Records are made to be broken, as the expression goes, but rarely are records left so thoroughly in the dust. In 2015, stunned astronomers witnessed a cosmic explosion about 200 times more powerful than a typical Supernova event. At its peak intensity, SN 2015L exhibited 570 billion times the luminosity of the Sun. If that statistic does not impress, consider that this luminosity level is approximately 20 times the entire output of the 100 billion stars in our Milky Way galaxy. This record breaking blast is thought to be an example of a Superluminous Supernova (or Hypernova), a recently discovered and supremely rare variety of explosion unleashed by certain stars when they die. Scientists are frankly at a loss to explain what sorts of stellar scenarios might be responsible for these types of extreme events.
In 1900, an extraordinary mechanism was found by Greek sponge divers at the bottom of the sea near the island of Antikythera, situated between Crete and mainland Greece. Two years later, on May 17, 1902, Greek archaeologist Valerios Stais, discovered that this corroded chunk of metal pulled from the water was a rather fascinating technological artifact. It turned out to be part of the Antikythera Mechanism -- an ancient analog astronomical computer. For many decades, scientific investigation failed to yield much progress. However, research over the last 50 years has begun to reveal its secrets. The machine dates from around the end of the Second Century BC, and is the most sophisticated mechanism known from the ancient world. Nothing as complex was to be created by human hands for at least the next 1000 years.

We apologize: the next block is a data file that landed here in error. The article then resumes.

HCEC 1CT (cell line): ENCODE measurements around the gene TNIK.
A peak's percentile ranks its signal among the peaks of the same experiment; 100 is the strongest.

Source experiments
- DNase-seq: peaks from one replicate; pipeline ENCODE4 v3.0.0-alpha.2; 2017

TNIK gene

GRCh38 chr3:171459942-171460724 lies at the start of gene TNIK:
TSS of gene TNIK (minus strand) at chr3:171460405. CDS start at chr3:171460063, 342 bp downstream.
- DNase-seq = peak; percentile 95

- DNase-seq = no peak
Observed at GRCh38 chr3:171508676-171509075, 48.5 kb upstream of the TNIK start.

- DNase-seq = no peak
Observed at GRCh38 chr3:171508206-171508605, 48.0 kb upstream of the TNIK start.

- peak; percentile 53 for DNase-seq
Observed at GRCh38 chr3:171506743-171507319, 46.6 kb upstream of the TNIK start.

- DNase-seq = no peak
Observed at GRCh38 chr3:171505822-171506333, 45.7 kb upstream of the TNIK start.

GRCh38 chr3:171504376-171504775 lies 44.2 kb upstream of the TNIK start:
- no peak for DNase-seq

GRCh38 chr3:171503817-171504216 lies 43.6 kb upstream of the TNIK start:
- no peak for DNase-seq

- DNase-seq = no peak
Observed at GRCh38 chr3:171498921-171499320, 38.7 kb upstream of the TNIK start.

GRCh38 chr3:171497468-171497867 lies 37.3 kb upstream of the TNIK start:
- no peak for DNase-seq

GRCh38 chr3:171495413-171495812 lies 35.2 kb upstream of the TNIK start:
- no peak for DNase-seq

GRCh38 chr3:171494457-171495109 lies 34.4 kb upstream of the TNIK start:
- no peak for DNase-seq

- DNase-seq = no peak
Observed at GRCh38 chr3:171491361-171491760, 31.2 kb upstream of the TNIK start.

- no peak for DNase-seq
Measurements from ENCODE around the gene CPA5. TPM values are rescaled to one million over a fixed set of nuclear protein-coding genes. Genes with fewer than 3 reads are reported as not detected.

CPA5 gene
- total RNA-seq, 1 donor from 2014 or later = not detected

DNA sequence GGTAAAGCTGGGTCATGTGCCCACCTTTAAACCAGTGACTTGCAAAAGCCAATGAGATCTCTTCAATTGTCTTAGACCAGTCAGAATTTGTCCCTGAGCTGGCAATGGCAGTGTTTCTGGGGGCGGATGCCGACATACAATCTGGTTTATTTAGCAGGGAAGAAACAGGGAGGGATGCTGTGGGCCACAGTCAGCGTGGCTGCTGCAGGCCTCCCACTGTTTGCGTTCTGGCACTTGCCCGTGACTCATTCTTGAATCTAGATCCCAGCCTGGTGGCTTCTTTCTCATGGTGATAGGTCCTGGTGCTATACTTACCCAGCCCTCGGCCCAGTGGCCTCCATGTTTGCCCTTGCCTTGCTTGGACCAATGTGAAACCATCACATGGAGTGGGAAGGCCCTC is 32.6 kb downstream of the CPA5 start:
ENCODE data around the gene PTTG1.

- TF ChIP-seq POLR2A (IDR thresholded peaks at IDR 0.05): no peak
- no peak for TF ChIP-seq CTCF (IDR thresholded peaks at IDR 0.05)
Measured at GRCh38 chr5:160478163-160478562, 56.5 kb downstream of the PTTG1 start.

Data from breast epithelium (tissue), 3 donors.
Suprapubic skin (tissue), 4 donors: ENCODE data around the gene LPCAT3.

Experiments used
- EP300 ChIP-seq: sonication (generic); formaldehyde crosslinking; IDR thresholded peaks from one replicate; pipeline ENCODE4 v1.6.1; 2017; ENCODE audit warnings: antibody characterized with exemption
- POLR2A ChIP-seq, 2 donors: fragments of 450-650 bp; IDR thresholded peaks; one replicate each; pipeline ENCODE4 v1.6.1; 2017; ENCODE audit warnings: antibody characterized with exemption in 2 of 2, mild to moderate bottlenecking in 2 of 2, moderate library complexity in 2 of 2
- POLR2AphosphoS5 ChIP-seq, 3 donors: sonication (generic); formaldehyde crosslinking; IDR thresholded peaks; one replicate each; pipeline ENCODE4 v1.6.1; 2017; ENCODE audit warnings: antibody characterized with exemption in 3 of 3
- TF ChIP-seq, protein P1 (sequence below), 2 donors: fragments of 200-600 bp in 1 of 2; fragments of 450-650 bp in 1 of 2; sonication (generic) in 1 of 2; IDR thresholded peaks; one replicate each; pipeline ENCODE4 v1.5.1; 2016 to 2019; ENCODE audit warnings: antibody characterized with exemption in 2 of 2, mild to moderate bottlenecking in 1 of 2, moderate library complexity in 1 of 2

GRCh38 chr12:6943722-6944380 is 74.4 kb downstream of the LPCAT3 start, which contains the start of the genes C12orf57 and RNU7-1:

Smaller than stars, but bigger than giant planets, brown dwarfs are too small to sustain the hydrogen fusion process that fuels stars and allows them to remain hot and bright for a long period of time. So after formation, brown dwarfs slowly cool down and contract over time. The contraction usually ends after a few hundred million years, although the cooling is continuous. But sometimes, what is thought to be a brown dwarf is actually a planet -- or at least planet-like. A team at the Carnegie Institution for Science in Washington DC has discovered that what astronomers had previously thought was one of the closest brown dwarfs to our own Sun is in reality a Planetary Mass Object.
Continuing on its path through the outer regions of the Solar System, NASA's New Horizons spacecraft has now traveled half the distance from Pluto, its storied first target, to 2014 MU69, the Kuiper Belt object (KBO) that it will fly past on January 1, 2019. The spacecraft reached that milestone on April 3, 2017 when it was 486.19 million miles (782.45 million kilometers) beyond Pluto -- the same distance to MU69. I suppose that when you're making history at 32,000 miles per hour, time moves faster and distances start to shrink.